There’s been a lot of talk regarding the emergence of the all-electric vehicle and its ability to transform the automotive landscape. And if consumers actually start buying electric vehicles in significant numbers, EVs will transform the automotive landscape. But for an example of what ‘transformational’ actually constitutes, you need only look at the average parking lot, or this week’s DFW Auto Show at the Dallas Convention Center. In either venue, you can’t help but see the preponderance of SUVs and car-based crossovers. In today’s automotive market, these are the transformers.
The SUV category started quietly, led by Chevrolet’s Suburban and International’s Travelall in the ‘I like Ike’ era. It would grow almost exponentially with the arrival of Jeep’s Cherokee, Ford’s Explorer and, later, Honda’s CR-V and the Toyota RAV4. Today, you can’t walk or drive without tripping over someone’s SUV or crossover, and if shopping for a car you’ll need to look behind a dealer’s lineup of SUVs. Case in point: at the Clay Cooley Volkswagen store in Dallas, the Jettas and Golfs are parked behind the big Atlas and midsize Tiguan lineups.
Based largely on those OEMs participating in the DFW Auto Show’s media day, here are those new SUVs and crossovers you can expect to see this weekend.
On top of Audi’s Q3, Q5 and Q7 comes the aspirational Q8, a more sporting, expressive iteration of the aforementioned Q7. And while Alfa Romeo’s Stelvio is no longer new, and has been capturing – for Alfa Romeo – a surprising number of sales, it’s still worth a look. The Stelvio’s platform is disarmingly well connected, and if opting for the V6-equipped Quadrifoglio offers an impressive rate of speed for, you know, the morning commute.
Park Place will be liberally sprinkling its eye candy at the show, and few SUVs are sweeter than the Bentley Bentayga. Like the Stelvio, it’s already made a show (and showroom) appearance, but is now blessed with what is ostensibly a more accessible V8.
On the other end of the aspirational spectrum is Chevrolet. In what is essentially a franchise dominated by crossovers and SUVs, Chevy debuts its new Blazer. And while you may be thinking a body-on-frame and deer-on-the-hood Blazer, know that this unibody 4-door is more about your ‘dear’ in the backseat. Slotted between the smaller Equinox and larger Traverse, some may call this the splitting of marketing hairs, while Chevy execs call it making more money.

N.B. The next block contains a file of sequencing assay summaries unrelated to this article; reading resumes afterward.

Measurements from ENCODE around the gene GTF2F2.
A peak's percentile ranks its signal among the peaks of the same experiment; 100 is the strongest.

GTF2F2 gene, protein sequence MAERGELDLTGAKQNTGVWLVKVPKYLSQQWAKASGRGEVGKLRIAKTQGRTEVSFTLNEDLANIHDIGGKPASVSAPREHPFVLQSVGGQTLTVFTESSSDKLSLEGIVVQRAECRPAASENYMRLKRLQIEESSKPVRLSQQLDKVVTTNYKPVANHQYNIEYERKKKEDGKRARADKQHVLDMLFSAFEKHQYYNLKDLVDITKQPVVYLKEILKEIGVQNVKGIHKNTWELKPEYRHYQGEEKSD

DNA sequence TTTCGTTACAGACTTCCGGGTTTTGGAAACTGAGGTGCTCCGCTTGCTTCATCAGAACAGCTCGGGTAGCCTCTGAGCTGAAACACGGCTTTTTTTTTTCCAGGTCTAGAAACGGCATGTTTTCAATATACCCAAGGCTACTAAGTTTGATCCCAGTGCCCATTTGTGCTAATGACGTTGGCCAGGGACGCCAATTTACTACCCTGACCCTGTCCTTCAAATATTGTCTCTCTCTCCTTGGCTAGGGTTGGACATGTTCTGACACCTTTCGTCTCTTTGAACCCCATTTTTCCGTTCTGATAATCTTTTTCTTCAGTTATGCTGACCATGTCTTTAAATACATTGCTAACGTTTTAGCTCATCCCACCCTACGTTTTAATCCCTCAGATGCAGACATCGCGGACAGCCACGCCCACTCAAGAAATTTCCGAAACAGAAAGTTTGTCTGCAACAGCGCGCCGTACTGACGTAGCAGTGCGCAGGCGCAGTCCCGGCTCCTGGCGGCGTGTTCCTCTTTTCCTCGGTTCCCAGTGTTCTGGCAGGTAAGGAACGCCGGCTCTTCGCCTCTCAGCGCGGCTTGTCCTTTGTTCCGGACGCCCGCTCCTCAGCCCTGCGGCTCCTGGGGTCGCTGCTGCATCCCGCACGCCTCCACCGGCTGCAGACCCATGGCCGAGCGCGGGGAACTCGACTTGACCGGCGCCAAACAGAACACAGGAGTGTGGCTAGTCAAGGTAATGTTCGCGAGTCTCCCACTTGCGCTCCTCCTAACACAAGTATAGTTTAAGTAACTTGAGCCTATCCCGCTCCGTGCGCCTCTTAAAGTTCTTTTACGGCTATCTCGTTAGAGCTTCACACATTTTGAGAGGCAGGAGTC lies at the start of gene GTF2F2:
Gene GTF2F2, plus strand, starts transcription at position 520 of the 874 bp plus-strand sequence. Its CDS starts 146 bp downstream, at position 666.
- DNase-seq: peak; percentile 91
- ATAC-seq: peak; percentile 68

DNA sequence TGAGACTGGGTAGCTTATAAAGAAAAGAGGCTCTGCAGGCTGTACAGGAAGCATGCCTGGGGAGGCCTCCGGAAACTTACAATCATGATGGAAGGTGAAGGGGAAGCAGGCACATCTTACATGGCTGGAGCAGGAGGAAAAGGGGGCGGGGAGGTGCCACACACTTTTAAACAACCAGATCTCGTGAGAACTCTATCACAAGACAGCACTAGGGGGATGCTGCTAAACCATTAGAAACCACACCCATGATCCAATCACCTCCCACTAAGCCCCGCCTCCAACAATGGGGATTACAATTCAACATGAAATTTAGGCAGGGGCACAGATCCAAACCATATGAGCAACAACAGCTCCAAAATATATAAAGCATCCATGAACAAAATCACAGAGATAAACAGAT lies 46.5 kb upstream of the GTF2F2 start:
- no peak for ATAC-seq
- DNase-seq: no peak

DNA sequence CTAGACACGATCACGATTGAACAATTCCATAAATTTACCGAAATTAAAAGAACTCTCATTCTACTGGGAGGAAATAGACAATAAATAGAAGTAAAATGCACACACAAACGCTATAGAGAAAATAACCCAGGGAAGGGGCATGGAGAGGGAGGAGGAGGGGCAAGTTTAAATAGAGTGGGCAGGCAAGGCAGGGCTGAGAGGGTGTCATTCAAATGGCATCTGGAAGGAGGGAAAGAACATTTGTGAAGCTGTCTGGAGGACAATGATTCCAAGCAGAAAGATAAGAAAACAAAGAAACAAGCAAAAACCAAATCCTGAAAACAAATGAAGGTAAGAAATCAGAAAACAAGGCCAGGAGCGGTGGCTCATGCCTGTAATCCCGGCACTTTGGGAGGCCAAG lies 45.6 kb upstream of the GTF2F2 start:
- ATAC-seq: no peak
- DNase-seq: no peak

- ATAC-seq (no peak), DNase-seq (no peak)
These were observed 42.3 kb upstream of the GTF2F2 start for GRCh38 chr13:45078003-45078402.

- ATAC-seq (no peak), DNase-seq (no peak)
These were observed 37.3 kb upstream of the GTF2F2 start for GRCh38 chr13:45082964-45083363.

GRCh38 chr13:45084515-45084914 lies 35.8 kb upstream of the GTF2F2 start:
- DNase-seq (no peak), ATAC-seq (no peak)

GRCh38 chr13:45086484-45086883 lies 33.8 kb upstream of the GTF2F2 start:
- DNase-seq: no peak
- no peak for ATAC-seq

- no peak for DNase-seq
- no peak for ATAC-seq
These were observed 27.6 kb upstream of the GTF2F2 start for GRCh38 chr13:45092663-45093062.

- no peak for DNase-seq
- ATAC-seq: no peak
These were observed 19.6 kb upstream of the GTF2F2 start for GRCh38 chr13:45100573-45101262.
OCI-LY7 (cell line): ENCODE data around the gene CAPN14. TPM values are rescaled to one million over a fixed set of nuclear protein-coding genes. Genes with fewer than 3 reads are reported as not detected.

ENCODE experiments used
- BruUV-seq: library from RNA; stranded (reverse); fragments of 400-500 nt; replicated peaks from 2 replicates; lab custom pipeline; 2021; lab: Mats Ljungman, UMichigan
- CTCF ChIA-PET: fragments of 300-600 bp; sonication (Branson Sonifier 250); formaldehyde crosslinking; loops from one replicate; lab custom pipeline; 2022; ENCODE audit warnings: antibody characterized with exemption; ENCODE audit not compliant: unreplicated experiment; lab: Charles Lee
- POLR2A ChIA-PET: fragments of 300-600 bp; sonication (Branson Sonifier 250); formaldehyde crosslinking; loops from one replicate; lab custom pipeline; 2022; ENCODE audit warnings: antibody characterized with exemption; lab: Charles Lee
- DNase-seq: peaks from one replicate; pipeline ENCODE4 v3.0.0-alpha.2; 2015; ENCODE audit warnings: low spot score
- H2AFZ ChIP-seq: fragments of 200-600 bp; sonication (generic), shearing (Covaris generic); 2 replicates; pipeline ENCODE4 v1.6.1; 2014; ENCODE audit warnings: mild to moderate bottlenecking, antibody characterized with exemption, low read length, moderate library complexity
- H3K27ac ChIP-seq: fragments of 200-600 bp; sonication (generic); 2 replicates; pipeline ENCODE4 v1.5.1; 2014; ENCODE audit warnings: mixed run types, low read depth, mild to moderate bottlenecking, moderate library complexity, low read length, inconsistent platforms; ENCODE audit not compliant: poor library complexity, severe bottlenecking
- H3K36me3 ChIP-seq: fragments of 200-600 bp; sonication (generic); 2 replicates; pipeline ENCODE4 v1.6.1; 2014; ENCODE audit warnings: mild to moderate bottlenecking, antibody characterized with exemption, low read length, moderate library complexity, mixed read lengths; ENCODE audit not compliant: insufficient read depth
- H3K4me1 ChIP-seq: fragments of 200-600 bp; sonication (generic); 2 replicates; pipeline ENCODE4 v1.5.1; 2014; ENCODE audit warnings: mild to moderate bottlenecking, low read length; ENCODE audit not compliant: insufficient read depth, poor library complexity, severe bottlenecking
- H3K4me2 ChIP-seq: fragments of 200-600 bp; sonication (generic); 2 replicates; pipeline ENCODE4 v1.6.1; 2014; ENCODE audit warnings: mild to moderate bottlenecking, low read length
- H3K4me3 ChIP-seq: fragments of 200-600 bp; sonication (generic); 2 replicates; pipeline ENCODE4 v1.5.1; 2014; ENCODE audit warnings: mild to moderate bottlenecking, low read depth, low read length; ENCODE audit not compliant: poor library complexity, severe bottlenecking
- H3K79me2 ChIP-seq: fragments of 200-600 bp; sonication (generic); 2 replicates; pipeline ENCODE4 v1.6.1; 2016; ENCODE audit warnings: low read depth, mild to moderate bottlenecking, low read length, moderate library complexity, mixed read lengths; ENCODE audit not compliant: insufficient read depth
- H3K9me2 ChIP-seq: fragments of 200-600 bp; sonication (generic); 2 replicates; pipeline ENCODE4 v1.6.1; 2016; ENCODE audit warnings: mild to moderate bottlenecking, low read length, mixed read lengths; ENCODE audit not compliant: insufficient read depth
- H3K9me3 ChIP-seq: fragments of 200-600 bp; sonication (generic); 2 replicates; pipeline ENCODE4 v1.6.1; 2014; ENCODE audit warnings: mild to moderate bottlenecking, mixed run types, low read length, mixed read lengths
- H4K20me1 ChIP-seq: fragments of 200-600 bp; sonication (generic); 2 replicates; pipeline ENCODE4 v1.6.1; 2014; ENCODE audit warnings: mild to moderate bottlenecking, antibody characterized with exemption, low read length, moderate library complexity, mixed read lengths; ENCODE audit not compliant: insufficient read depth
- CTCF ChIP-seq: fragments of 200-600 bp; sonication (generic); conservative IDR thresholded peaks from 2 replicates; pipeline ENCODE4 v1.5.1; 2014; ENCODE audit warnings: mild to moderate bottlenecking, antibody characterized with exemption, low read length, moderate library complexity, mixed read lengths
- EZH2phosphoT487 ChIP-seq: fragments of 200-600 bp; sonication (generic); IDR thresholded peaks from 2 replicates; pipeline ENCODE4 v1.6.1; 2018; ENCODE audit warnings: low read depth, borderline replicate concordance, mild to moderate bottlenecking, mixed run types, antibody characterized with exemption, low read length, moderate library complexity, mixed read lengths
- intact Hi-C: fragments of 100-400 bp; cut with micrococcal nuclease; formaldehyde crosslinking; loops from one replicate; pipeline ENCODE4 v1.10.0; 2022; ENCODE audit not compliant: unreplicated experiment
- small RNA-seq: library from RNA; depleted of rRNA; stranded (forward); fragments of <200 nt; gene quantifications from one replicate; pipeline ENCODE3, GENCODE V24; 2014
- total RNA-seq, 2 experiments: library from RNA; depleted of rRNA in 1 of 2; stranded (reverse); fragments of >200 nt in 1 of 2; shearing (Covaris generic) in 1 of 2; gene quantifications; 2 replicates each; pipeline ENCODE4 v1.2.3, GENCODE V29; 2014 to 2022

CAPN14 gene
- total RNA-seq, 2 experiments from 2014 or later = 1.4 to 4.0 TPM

For the three of you that might care, Fiat has freshened the 500X with a new drivetrain and amenities. We continue to like the crossover’s footprint, while wishing the dealer network had more of a footprint. Bigger news, both figuratively and literally, is Ford’s all-new Explorer. The Explorer did as much as any single franchise to popularize the SUV, and with this redesign Ford has reaffirmed its commitment to that franchise. If in the market for a third row in back and EcoBoost up front, check it out.
Honda’s not holding a press conference, but its new Passport – announced at last fall’s Los Angeles Auto Show and now in showrooms – deserves a press conference. Slightly shorter than Honda’s 3-row Pilot, and with the pretense of off-road capability, the Passport is a well-executed take on the midsize crossover. But given its girth, if you’re truly thinking off-road get yourself a Wrangler.
While awaiting the Genesis take on the SUV or crossover, know that Hyundai will be showing a new, large Palisade, while its corporate cousin Kia is showing its 3-row Telluride. But if all of that seems entirely too ‘common’, Maserati is showing several derivatives of the Levante if, of course, those specific units aren’t sold before the show.
Mercedes-Benz isn’t an official, factory-backed participant at the auto show, but Park Place, is bringing it anyway. Among a growing lineup of crossovers is the 2020 GLE350. With a planted proportion, available third row and a wider menu of powertrains, it’s everything the newly affluent (or older money) could ask for.
As one of those early adaptors of the SUV and crossover genre (before the RAV4 Toyota had the Land Cruiser and, later, its 4Runner), the Toyota lineup continues to grow, both upward and outbound. Dallas will provide the venue for a number of regional introductions, including a TRD Pro version of its 3-row Sequoia, and a TRD Off-Road variant of the volume-oriented RAV4. While satisfying wildly varying needs, both will supply you with 200,000 miles of worry-free motoring, even in environments where you should – rightfully – be worried.
Finally, there’s the Rolls-Royce Cullinan, the $400,000 answer to a question only Rolls-Royce would ask. As Rolls-Royce’s own press brief puts it, the all-new Cullinan was “the most eagerly anticipated motor car of 2018. The Cullinan intends to prove itself Effortless, Everywhere by making luxury off-road travel a reality for the first time. (The copywriter obviously hadn’t seen a Range Rover – perhaps copywriter was doing this from Iowa.) The world’s first super-luxury SUV, Cullinan is also the first three-box SUV in the world whose contemporary and functional design will ensure its iconic status in the face of increasingly bland SUV designs.”
I, of course, couldn’t have put it better.